Patrick O’Beirne discusses atypical odontalgia – its symptoms, diagnosis and treatment – and answers some frequently asked questions.
Imagine the scene: it’s a Monday morning, your inner battery is low and you are just getting charged up for the day ahead. A new patient presents complaining of pain. They have previously attended several dentists, but nobody has been able to help. The patient explains they have ‘a mouth full of root canals’ and still they are in pain (Figure 1).
‘What’s going on here?’ you ponder.
When you come across a case such as this, and you will at some point in your career, the first thing to do is stop and think. Do not lift a handpiece! Don’t try to be the next in a long list of ‘heroes’ to this patient.
Atypical odontalgia, also known as atypical facial pain, phantom tooth pain or neuropathic orofacial pain, is characterised by chronic pain in a tooth or teeth. It may also occur in a site where teeth have been extracted or following endodontic treatment, without an identifiable cause.
Over time, the pain may spread to involve wider areas of the face or jaws.
The pain is called ‘atypical’ because it is a different type of pain than that of a typical toothache.
Typical toothache comes and goes and is aggravated by exposure of the tooth to hot or cold food or drink, and/or by chewing or biting on the affected tooth.
There is an identifiable cause, such as decay, periodontal disease or injury to the tooth and the pain is predictably relieved by treatment of the affected tooth.
With atypical odontalgia, the pain is described as a constant throbbing or aching in a tooth, teeth or extraction site that is persistent and unremitting, and which is not significantly affected by exposure to hot or cold food or drink, or by chewing or biting.
The pain may or may not be relieved by the injection of local anaesthetic.
The intensity of the pain can vary from very mild to very severe. Typically, there is no identifiable cause to explain the pain and it often follows or is associated with a history of some type of dental procedure, such as having a root canal or tooth extraction.
On occasion, the pain can occur without any reason. The pain is felt in a tooth or teeth and persists despite treatment aimed to relieve the pain, such as a filling, a root canal or even an extraction.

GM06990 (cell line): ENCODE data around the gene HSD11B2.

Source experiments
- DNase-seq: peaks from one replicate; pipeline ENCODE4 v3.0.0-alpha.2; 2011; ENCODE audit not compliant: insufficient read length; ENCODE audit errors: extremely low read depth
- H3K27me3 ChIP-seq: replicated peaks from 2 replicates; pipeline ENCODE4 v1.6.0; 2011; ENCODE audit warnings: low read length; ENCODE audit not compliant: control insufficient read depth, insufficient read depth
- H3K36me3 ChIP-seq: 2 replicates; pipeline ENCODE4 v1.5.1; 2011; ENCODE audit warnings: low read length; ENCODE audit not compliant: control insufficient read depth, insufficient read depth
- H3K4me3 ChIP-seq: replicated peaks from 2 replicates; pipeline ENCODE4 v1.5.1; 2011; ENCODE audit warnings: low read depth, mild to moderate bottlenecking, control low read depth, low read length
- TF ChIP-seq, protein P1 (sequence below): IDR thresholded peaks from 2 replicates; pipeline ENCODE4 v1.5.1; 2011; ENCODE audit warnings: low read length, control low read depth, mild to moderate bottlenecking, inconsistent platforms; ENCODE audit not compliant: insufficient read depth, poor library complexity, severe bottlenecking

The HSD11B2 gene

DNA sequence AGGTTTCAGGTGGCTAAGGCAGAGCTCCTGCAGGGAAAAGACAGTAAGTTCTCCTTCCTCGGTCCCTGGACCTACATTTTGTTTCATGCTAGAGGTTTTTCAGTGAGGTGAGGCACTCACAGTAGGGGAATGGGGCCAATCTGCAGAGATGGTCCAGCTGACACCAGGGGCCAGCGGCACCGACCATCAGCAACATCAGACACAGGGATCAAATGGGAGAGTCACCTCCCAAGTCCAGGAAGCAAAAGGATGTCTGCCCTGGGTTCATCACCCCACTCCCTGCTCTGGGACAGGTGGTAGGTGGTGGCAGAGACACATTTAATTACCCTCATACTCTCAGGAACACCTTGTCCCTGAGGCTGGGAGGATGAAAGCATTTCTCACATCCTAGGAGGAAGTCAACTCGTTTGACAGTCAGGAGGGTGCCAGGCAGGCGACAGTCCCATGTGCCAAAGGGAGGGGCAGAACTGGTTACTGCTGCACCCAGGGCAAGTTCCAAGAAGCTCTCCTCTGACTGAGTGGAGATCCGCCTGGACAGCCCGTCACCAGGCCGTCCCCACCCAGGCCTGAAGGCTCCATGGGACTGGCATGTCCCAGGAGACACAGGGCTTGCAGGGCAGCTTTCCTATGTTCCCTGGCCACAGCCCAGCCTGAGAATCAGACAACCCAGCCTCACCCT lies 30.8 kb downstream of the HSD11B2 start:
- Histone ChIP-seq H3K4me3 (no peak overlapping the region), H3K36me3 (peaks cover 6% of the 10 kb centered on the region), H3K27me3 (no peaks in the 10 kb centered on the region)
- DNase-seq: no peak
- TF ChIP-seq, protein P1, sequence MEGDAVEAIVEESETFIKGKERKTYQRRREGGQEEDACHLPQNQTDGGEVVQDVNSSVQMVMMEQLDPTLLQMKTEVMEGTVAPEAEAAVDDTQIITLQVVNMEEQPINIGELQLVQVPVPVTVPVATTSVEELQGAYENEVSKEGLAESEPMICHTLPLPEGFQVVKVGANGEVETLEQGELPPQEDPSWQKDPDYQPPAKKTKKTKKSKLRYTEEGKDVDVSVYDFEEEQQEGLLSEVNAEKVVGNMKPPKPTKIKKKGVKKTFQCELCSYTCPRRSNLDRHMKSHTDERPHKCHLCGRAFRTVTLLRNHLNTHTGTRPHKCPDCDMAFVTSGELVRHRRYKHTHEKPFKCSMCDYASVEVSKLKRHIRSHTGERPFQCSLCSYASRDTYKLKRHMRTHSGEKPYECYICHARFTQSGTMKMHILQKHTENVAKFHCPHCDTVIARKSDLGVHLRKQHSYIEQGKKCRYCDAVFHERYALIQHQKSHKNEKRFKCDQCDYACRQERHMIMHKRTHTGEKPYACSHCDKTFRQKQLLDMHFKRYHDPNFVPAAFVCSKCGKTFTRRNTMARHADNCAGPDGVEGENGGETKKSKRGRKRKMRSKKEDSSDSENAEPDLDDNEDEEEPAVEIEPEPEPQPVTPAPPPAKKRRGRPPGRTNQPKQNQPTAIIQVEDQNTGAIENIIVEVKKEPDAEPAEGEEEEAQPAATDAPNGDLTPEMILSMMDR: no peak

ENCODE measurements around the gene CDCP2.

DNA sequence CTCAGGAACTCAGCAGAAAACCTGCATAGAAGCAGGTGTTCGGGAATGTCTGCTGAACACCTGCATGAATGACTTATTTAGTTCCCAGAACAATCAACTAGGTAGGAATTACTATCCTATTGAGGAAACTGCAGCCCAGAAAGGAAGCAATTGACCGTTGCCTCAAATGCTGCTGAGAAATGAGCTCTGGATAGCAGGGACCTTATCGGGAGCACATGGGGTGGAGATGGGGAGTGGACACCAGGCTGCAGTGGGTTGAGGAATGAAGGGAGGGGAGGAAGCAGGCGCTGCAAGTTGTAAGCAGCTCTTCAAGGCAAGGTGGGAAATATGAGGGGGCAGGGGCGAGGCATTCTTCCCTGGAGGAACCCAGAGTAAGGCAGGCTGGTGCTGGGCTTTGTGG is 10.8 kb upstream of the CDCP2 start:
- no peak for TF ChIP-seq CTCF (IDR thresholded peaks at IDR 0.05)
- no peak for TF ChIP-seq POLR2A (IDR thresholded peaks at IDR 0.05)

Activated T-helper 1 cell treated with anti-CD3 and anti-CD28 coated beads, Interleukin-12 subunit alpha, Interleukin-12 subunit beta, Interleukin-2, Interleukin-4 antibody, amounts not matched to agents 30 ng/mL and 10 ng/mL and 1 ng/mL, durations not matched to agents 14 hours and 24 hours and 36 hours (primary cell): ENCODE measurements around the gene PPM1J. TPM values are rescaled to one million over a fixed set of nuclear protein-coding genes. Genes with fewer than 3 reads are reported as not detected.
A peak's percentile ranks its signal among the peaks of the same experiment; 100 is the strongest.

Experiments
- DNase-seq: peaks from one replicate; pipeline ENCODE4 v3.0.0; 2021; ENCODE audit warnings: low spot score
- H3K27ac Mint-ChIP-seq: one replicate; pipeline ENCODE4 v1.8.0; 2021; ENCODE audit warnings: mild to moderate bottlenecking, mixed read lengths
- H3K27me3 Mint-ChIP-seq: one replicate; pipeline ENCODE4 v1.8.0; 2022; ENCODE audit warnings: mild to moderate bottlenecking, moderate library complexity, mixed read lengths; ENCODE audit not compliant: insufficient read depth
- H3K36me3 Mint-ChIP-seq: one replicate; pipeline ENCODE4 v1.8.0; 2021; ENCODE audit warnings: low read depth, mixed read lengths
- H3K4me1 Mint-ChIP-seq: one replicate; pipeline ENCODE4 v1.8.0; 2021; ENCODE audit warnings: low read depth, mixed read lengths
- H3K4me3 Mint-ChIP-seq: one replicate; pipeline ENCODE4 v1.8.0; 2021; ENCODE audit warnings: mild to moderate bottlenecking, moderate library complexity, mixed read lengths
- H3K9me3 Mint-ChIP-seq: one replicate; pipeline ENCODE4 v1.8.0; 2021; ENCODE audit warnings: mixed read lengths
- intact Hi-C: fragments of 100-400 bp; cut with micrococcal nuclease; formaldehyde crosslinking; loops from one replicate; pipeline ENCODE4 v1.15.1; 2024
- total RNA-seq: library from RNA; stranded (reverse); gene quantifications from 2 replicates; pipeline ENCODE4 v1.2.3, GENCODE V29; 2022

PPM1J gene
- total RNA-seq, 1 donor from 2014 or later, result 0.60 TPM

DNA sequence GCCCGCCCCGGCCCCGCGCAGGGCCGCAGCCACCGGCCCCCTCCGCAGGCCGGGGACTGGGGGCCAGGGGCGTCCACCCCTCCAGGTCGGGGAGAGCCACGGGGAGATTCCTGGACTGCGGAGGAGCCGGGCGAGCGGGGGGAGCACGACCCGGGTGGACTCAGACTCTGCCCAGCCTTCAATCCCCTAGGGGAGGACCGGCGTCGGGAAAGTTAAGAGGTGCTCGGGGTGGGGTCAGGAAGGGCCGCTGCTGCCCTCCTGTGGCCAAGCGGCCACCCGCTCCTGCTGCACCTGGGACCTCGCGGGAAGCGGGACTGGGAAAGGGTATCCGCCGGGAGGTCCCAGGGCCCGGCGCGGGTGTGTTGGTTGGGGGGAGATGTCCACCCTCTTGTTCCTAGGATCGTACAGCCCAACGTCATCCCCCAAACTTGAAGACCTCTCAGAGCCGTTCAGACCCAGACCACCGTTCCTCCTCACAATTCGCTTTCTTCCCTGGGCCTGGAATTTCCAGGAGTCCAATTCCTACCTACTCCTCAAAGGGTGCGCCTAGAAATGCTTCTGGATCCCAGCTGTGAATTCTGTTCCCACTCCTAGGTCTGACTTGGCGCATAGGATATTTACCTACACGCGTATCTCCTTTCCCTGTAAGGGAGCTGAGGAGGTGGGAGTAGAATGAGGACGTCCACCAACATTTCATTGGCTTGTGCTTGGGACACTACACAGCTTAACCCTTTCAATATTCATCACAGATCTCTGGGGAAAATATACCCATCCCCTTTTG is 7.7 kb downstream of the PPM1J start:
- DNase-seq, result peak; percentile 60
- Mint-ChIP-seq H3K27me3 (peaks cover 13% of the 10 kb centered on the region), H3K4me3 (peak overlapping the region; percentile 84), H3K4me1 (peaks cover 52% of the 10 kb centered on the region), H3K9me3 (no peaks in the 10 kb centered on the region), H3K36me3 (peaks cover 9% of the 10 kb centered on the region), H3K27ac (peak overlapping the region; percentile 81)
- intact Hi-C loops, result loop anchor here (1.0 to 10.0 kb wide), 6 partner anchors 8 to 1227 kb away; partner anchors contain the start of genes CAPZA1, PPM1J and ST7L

This often presents a frustrating and confusing situation for both the patient and the dentist, and can lead to more and more dental treatment, none of which is effective at relieving the pain.
The diagnosis of atypical odontalgia is made after a thorough history, clinical examination and radiographic assessment fail to identify a cause for the pain. Once the diagnosis is made, medications can be used in an effort to reduce the level of pain.
Frequently asked questions
What causes atypical odontalgia?
The cause of atypical odontalgia is not known, and therefore, some clinicians refer to the pain as ‘idiopathic’.
In all likelihood, it is probably due to a variety of factors, which may include genetic predisposition, age, and sex. It is more common in women than in men, and is found most often in the middle-aged to older age group.
Some studies have found an association between atypical odontalgia and depression and anxiety. However, the significance of this association is unclear.
The actual pathologic mechanism seems to be dysfunction or ‘short-circuiting’ of the nerves that carry pain sensations from the teeth and jaws that is triggered by some type of dental or oral manipulation. Areas of the brain that process pain signals appear to undergo molecular and biochemical changes that result in a persistent sensation of pain in the absence of an identifiable cause of the pain.
Why doesn’t dental treatment cure the pain?
In most cases, dental treatment doesn’t help. In some cases, it may temporarily lessen or change the severity of the pain, but it will inevitably return. This is because the pain is not caused by any pathology in the teeth or gums, but rather it is due to dysfunction of the nerves or a portion of the brain that processes pain sensation.
It is important to recognise this in order to prevent unnecessary and ineffective dental treatment.
How is atypical odontalgia treated?
Atypical odontalgia is a chronic pain condition that is treated by using a variety of medications, including local anaesthetics, steroid injections or tricyclic antidepressants. Although these are antidepressant medications, they are primarily used for their pain relieving properties and not for their antidepressant effects.
Other medication that may be prescribed include gabapentin, baclofen and duloxetine.
Generally, treatment is successful in reducing the pain but not eliminating it.
Is this a permanent condition?
Since the exact cause of this problem is not known, it is difficult to say whether atypical odontalgia is a permanent condition. There are cases in which the pain goes away spontaneously as well as cases in which the pain gradually subsides and disappears after prolonged treatment with medications.
There are many cases, however, that persist and require the continued use of medications.
Why are many dentists unaware of this problem?
While atypical odontalgia is not rare, it is uncommon enough that many dentists have not seen the problem and are not familiar with it.
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